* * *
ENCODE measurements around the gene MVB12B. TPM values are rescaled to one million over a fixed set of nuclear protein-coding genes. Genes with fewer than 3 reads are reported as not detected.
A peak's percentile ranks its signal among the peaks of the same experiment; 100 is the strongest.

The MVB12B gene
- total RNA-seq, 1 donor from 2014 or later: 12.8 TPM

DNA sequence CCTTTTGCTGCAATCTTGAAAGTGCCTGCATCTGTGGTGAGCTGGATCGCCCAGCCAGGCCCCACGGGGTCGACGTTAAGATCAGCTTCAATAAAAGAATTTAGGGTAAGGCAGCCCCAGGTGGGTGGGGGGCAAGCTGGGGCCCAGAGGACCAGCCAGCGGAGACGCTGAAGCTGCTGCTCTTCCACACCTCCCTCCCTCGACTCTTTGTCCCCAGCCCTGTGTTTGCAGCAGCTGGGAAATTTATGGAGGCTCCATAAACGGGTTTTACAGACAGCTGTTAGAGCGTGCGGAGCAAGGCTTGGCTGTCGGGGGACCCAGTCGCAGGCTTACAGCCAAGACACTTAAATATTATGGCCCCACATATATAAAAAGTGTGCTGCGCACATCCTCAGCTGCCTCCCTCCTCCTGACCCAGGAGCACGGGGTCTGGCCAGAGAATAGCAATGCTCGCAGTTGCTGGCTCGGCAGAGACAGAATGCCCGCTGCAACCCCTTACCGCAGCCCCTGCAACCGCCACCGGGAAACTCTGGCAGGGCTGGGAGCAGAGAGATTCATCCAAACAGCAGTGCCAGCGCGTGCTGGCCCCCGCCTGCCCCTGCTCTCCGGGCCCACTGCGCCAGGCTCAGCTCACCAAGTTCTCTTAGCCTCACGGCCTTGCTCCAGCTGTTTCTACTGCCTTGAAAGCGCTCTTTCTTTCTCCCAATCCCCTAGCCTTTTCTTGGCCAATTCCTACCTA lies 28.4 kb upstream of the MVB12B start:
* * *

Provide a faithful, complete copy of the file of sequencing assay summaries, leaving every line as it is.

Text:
ENCODE measurements around the gene MVB12B. TPM values are rescaled to one million over a fixed set of nuclear protein-coding genes. Genes with fewer than 3 reads are reported as not detected.
A peak's percentile ranks its signal among the peaks of the same experiment; 100 is the strongest.

The MVB12B gene
- total RNA-seq, 1 donor from 2014 or later: 12.8 TPM

DNA sequence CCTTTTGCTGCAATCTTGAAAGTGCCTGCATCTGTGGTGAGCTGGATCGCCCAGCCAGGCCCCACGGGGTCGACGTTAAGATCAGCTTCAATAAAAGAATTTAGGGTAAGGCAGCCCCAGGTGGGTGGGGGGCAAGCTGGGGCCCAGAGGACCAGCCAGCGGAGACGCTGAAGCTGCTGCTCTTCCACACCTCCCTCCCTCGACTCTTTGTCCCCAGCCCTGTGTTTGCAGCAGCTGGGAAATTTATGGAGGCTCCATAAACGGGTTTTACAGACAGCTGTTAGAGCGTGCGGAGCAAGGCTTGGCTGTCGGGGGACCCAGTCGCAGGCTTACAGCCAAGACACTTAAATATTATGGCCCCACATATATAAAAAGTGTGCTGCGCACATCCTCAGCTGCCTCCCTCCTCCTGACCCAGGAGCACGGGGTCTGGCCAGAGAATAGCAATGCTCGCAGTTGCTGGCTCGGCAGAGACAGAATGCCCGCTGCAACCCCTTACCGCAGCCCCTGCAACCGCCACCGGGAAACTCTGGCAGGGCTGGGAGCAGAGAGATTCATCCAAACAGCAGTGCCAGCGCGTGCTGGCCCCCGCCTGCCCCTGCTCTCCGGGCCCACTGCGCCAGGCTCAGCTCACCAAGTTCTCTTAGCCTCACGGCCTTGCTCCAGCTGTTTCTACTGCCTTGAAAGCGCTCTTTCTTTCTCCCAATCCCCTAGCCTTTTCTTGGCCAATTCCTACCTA lies 28.4 kb upstream of the MVB12B start: